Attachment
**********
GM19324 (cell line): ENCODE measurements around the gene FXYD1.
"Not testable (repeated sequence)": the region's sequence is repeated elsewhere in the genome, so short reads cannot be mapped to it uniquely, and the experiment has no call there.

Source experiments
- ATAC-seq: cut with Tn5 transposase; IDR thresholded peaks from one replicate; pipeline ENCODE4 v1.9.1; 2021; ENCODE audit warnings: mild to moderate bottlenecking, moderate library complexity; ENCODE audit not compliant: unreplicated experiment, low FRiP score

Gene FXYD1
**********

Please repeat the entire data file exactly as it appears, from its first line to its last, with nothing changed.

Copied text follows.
GM19324 (cell line): ENCODE measurements around the gene FXYD1.
"Not testable (repeated sequence)": the region's sequence is repeated elsewhere in the genome, so short reads cannot be mapped to it uniquely, and the experiment has no call there.

Source experiments
- ATAC-seq: cut with Tn5 transposase; IDR thresholded peaks from one replicate; pipeline ENCODE4 v1.9.1; 2021; ENCODE audit warnings: mild to moderate bottlenecking, moderate library complexity; ENCODE audit not compliant: unreplicated experiment, low FRiP score

Gene FXYD1